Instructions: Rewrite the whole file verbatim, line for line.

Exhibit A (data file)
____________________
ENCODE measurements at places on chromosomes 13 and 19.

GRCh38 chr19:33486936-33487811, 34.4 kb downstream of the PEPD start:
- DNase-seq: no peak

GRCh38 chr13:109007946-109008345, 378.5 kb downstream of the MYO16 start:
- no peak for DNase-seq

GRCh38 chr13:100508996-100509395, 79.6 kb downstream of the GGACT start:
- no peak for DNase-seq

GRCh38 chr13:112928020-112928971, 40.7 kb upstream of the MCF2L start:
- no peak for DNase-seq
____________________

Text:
ENCODE measurements at places on chromosomes 13 and 19.

GRCh38 chr19:33486936-33487811, 34.4 kb downstream of the PEPD start:
- DNase-seq: no peak

GRCh38 chr13:109007946-109008345, 378.5 kb downstream of the MYO16 start:
- no peak for DNase-seq

GRCh38 chr13:100508996-100509395, 79.6 kb downstream of the GGACT start:
- no peak for DNase-seq

GRCh38 chr13:112928020-112928971, 40.7 kb upstream of the MCF2L start:
- no peak for DNase-seq